City Councilman Marty Meeks acknowledged the rapid-fire votes on three different payments seemed like a spending spree.
“It is an awful lot of money and we as a council made the decision to put the money to good use. We’re not cleaning out the bank. We do still have money in the general fund. We do still have a savings account, a healthy savings account. Please don’t think we’re just spending everything we can,” he said. “Please don’t be afraid that we’re blowing everything.”
The payments were $1.5 million toward a Georgia Environmental Funding Agency loan for the city’s wastewater treatment plant, $900,000 on the Thompson Creek sewer line replacement project and $617,000 for the capital improvements fund.
City Manager Andy Pippin said the transfer of funds earning 0.4 percent to pay off a debt accruing 3 percent will save the city $400,000 in interest.
Mayor Chris Moore compared the transactions to consumer credit management techniques.
“If you have $100 on a credit card, it makes sense to pay that off because interest will eat you alive,” he said.
Pippin said the funds were “sitting idle” and will be used to fund the same kind of bricks-and-mortar projects covered under a proposed extension to the special purpose local option sales tax, up for a referendum in November.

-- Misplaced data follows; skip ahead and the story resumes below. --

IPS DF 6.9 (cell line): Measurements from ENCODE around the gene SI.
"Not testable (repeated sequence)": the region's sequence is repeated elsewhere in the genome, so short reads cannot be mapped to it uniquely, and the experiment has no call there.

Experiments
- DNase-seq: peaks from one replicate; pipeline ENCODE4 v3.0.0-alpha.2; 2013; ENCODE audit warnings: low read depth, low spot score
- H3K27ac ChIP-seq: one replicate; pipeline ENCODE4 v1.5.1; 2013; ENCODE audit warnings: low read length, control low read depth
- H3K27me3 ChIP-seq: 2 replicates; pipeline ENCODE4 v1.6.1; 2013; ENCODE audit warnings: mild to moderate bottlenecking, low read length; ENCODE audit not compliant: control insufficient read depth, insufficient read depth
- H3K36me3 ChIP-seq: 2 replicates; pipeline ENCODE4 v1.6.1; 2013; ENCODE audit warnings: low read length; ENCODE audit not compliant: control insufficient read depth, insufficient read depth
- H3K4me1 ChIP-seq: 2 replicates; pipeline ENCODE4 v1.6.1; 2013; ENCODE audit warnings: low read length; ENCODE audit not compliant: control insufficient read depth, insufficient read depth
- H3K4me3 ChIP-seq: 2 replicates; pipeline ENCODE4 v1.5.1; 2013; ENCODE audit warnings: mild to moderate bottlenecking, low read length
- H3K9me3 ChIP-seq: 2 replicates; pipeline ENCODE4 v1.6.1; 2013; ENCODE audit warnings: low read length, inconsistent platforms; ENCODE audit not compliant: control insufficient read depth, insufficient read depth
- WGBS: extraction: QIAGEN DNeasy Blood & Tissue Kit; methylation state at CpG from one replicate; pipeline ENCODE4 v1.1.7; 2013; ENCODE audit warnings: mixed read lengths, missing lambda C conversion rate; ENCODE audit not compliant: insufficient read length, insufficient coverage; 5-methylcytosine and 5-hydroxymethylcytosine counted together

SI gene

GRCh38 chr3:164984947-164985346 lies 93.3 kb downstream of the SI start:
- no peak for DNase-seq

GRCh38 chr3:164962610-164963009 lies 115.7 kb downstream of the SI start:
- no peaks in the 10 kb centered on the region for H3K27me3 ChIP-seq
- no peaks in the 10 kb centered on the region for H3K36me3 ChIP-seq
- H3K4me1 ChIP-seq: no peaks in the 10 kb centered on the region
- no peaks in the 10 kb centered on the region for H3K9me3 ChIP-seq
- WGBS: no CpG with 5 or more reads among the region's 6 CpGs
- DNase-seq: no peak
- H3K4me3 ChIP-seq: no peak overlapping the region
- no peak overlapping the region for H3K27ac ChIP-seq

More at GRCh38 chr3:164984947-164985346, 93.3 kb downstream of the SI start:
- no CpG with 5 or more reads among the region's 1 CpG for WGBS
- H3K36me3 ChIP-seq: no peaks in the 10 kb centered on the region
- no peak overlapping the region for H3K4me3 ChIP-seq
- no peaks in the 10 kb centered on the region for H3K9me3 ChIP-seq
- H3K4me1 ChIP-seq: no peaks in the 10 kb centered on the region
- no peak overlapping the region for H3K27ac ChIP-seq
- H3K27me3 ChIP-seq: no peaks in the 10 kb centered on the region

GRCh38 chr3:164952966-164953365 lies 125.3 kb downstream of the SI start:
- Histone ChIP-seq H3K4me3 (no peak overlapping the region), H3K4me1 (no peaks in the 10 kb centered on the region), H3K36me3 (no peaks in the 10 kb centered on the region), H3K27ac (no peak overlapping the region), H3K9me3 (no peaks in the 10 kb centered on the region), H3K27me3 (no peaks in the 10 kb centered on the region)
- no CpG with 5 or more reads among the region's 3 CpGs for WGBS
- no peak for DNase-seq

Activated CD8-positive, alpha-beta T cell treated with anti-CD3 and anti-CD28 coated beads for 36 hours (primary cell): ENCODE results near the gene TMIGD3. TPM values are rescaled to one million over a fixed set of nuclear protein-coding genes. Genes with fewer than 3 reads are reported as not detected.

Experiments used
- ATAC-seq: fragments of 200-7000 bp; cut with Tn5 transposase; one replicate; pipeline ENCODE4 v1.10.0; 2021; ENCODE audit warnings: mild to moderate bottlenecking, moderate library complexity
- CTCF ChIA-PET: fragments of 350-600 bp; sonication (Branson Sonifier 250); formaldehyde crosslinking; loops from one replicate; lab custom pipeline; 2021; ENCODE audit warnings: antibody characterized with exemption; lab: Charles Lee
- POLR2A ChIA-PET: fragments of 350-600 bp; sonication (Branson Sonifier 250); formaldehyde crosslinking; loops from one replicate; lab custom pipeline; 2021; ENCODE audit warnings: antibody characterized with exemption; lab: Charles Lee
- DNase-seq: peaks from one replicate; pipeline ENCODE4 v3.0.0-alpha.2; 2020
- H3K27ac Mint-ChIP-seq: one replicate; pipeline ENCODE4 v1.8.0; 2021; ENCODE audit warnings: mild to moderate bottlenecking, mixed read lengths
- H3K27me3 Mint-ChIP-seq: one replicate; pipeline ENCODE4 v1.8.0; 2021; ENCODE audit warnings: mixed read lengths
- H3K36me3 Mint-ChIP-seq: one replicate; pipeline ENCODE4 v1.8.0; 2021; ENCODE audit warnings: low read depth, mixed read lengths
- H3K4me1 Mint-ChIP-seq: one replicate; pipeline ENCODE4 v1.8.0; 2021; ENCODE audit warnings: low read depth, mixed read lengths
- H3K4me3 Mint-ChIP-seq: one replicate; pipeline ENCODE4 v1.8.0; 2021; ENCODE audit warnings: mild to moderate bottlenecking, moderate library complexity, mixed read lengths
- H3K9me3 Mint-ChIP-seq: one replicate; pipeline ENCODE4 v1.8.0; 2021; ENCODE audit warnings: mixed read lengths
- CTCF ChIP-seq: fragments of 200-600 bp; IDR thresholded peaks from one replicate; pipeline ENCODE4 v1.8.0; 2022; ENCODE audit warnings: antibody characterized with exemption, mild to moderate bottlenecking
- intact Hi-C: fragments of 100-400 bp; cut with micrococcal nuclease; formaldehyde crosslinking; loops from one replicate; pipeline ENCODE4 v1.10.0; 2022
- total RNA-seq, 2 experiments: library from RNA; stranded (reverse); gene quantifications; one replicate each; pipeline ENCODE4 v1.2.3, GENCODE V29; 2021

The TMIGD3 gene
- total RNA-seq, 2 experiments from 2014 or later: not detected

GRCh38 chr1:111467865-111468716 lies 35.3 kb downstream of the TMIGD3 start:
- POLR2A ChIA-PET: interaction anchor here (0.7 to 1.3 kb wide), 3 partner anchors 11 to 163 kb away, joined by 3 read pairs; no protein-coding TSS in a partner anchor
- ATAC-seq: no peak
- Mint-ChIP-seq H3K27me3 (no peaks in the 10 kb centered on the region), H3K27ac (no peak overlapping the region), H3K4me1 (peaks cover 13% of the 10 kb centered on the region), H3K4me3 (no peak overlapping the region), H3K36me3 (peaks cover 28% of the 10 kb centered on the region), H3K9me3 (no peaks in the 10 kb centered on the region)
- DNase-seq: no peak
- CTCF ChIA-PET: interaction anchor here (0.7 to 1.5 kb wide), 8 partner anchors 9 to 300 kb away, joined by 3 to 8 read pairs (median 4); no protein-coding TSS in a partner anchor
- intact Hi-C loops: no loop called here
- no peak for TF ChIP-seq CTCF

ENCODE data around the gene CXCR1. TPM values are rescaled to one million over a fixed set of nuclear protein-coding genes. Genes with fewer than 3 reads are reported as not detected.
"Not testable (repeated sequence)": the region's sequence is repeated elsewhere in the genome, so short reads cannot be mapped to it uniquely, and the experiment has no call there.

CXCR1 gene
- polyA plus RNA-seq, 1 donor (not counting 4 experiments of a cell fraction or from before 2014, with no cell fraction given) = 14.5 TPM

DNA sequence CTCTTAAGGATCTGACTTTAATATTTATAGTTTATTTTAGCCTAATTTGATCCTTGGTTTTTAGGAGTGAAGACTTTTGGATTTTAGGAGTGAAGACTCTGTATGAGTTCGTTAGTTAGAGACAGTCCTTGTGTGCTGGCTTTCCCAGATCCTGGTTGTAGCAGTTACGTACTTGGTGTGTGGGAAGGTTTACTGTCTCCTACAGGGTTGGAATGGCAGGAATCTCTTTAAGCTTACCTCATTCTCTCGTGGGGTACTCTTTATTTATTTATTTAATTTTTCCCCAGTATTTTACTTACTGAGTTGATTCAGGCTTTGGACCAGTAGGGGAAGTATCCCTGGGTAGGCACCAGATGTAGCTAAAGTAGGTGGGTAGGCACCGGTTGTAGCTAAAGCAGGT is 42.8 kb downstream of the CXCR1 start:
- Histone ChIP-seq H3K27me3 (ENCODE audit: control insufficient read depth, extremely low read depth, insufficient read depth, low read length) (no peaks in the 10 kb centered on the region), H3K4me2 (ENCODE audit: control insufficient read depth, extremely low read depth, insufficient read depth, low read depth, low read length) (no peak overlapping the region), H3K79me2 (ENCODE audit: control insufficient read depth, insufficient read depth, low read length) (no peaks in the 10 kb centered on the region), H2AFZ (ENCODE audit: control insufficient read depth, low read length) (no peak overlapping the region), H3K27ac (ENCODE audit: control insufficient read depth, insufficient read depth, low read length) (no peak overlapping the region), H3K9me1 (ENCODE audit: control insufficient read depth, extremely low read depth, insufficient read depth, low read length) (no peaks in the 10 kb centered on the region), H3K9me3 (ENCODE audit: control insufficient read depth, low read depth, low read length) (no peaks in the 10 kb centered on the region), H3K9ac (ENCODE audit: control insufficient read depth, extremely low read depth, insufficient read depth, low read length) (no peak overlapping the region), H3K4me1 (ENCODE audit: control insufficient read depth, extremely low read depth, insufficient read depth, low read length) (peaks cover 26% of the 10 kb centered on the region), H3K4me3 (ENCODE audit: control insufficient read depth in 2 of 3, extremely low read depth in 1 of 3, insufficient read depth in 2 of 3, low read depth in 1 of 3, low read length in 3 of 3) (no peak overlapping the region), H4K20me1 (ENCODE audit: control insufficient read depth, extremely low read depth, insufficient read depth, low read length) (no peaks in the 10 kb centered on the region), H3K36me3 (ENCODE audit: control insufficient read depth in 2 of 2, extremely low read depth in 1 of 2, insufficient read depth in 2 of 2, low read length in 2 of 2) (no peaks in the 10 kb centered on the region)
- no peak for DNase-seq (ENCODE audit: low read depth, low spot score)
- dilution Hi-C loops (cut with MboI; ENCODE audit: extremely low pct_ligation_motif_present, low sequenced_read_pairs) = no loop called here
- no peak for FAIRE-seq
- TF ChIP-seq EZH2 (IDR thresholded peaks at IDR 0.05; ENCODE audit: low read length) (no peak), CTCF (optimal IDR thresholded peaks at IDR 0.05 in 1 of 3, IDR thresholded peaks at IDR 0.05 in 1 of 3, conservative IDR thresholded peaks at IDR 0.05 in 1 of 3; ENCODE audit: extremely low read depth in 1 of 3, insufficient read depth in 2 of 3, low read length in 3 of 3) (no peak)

“We are moving money out of an investment account earning very little interest to our capital improvements fund to purchase some equipment to do some projects around town,” he said. “If SPLOST IV passes we’ll pay ourselves back.”
Pippin said the city still has a healthy reserve fund of “three months of our operating budget” in the bank.
“We will still have that and still be very comfortable with a flat-out, undedicated account. This isn’t our operating fund. This is just money that’s sitting, not doing anything. If it was earning 4 percent I’d say start spending the interest, but it’s not doing that. It’s earning less than half a percent interest,” he said.
The city council also unanimously approved a tentative SPLOST IV project list.
“It’s a starting point,” Pippin said. “It’s not set in stone. It’ll be a working list.”
The list contains $7.7 million in wish-list projects but will be whittled down to $6.3 million, Pippin said.
The city council will discuss refining the list at a July 23 meeting.
It includes $2 million in road projects, $600,000 for parks and an unspecified amount for a senior center.